A rose by any other name is still a rose. . .
A joint account by any other name is NOT the same. . .
How you can title your checking account jointly – important because in State of Florida, there are tenants by the entirety- not all the states permit this type of ownership, and it provides asset protection to those assets – if it’s tenants by the entirety, it’s protected as marital assets in its entirety, but if you choose JRWOS, then half of the assets are up for grabs
What is the difference between Joint With Rights of Survivorship (JWROS), Tenants by the Entirety (TBE), and Tenants In Common (TIC)?
Joint With Rights of Survivorship (JWROS)
Two or more individuals (or entities) can own an asset together with rights of survivorship. The rights of survivorship mean that upon the death of one owner, the remaining owner(s) receive the decedent’s share without the need to initiate a probate proceeding. Creditors may attach a debtor’s share of ownership of the property.
- A, B, and C own Blackacre as JWROS. B dies, A and C own Blackacre JWROS. No probate proceeding required. A death certificate typically needs to be filed with some agency, recorded with the county property appraiser’s office, or presented to the financial institution depending on the underlying asset. This happens by operation of law based on the title JWROS.
- A, B, and C own Blackacre as JWROS. Creditors have an enforceable claim against A. A’s creditors can enforce their claim against A’s share of Blackacre.
Tenants by the Entirety (TBE)
ONLY spouses can own property as Tenants by the Entirety (TBE). Not all states permit this type of ownership title. Florida does. This is also a right of survivorship title. Like the JWROS title, upon the death of the first spouse to die, the property transfers to the surviving spouse. The distinction between JWROS: A creditor of either spouse, individually, is NOT permitted to attach any portion of the asset because the property is considered a protected marital asset. However, if a creditor has a claim against both spouses, then the marital asset protection is lost.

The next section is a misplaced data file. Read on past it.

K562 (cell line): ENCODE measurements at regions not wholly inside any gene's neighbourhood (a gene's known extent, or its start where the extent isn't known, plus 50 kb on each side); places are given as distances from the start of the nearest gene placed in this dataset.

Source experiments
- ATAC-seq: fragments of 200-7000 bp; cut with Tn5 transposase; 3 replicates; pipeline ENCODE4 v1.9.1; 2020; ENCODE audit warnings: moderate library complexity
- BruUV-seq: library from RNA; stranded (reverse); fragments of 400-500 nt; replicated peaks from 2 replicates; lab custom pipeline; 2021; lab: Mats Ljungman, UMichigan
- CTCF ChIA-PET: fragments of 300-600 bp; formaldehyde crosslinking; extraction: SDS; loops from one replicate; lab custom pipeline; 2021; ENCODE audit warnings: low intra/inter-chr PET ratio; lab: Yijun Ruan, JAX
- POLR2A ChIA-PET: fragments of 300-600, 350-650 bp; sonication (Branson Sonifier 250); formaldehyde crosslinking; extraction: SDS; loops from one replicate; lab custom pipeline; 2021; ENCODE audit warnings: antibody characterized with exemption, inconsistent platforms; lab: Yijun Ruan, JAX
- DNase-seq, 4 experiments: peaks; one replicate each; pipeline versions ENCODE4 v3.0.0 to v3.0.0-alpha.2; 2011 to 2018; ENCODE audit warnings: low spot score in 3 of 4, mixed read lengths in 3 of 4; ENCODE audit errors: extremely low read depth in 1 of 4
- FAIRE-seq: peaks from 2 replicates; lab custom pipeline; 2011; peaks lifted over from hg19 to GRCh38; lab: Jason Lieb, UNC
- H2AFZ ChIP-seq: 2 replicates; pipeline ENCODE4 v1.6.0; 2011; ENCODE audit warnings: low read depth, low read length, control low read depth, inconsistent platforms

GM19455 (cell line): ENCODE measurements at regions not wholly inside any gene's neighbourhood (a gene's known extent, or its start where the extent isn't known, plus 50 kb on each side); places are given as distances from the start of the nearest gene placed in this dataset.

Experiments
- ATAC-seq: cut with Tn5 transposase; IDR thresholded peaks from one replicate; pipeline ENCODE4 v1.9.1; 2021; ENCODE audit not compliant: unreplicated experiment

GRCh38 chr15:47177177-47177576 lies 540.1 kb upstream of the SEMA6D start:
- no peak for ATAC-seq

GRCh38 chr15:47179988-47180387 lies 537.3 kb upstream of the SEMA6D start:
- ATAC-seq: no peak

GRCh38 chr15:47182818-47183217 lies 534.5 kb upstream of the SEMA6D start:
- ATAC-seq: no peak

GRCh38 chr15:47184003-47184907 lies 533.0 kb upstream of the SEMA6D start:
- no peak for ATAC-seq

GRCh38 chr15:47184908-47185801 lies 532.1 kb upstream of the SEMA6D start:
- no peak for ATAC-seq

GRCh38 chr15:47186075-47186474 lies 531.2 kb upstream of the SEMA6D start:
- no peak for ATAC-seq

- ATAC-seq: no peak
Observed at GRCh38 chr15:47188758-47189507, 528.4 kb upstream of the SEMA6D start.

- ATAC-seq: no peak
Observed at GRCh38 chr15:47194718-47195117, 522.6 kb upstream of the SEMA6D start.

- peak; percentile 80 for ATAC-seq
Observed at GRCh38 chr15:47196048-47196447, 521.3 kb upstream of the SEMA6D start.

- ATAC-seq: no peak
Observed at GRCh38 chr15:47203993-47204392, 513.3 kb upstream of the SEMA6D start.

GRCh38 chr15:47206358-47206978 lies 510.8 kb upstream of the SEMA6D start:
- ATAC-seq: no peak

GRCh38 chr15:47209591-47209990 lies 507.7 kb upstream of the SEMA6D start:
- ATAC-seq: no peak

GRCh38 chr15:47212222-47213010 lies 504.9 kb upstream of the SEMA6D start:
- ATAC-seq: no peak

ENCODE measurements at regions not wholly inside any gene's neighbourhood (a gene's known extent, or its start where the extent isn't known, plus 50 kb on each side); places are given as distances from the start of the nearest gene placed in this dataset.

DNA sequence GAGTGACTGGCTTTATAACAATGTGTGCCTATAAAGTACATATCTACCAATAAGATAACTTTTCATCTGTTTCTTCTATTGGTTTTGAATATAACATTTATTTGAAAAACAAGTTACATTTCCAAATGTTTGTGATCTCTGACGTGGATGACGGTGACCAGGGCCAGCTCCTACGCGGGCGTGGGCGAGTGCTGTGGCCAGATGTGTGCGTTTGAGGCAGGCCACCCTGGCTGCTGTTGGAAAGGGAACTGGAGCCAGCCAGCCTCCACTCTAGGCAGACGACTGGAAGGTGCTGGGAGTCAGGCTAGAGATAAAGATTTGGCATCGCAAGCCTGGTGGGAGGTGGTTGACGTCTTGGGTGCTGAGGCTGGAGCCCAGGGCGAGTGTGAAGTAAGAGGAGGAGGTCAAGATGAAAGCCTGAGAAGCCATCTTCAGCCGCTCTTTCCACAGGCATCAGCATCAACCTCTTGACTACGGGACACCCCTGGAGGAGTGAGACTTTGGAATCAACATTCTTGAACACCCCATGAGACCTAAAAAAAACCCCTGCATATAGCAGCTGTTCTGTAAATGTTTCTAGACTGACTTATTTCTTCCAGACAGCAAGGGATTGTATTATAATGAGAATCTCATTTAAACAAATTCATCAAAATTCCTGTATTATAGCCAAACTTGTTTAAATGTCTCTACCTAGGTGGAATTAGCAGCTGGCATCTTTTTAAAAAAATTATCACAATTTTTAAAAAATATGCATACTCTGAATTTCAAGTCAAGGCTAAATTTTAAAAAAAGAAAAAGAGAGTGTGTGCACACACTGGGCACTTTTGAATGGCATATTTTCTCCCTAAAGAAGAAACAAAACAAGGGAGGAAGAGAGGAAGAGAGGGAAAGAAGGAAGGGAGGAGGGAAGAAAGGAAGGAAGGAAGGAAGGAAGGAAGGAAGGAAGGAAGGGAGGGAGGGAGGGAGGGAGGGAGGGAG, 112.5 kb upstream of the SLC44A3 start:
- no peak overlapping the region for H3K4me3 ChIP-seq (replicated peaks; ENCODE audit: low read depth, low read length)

- H and W own Blackacre as TBE. H dies, W owns Blackacre Individually. No probate proceeding is required. This happens by operation of law based on the title TBE.
- H and W own Blackacre as TBE. Creditors have an enforceable claim against H. Creditors can NOT enforce their claim against any portion of Blackacre because it is a marital asset.
Tenants In Common (TIC)
Two or more individuals (or entities) can own an asset together as Tenants In Common. Typically, the ownership is in equal shares, however, a percentage share ownership can be included in the title to reflect the contribution made by each party. If the asset is sold, the owners receive the proceeds from the sale in the same portion as the ownership. This is NOT a right of survivorship title. At death, an owner’s share can be distributed to a beneficiary by direction of a Last Will & Testament, which requires a probate proceeding, or a Trust Agreement if the decedent’s share was titled in the name of his/her Trust. A creditor’s claim is limited to the share of ownership of the debtor.
- D and E own Blackacre as TIC, 50/50. D dies, D’s 50% is distributed to whomever D provides for in D’s estate plan. Of course, if there is no estate plan, then it will be distributed in accordance with the Florida Intestacy Statutes. A probate proceeding will be required unless D had titled his share in the name of a Revocable Trust.
- D and E own Blackacre as TIC, 50/50. Creditors have an enforceable claim against D. Creditors can enforce their claim against D’s 50% share of Blackacre.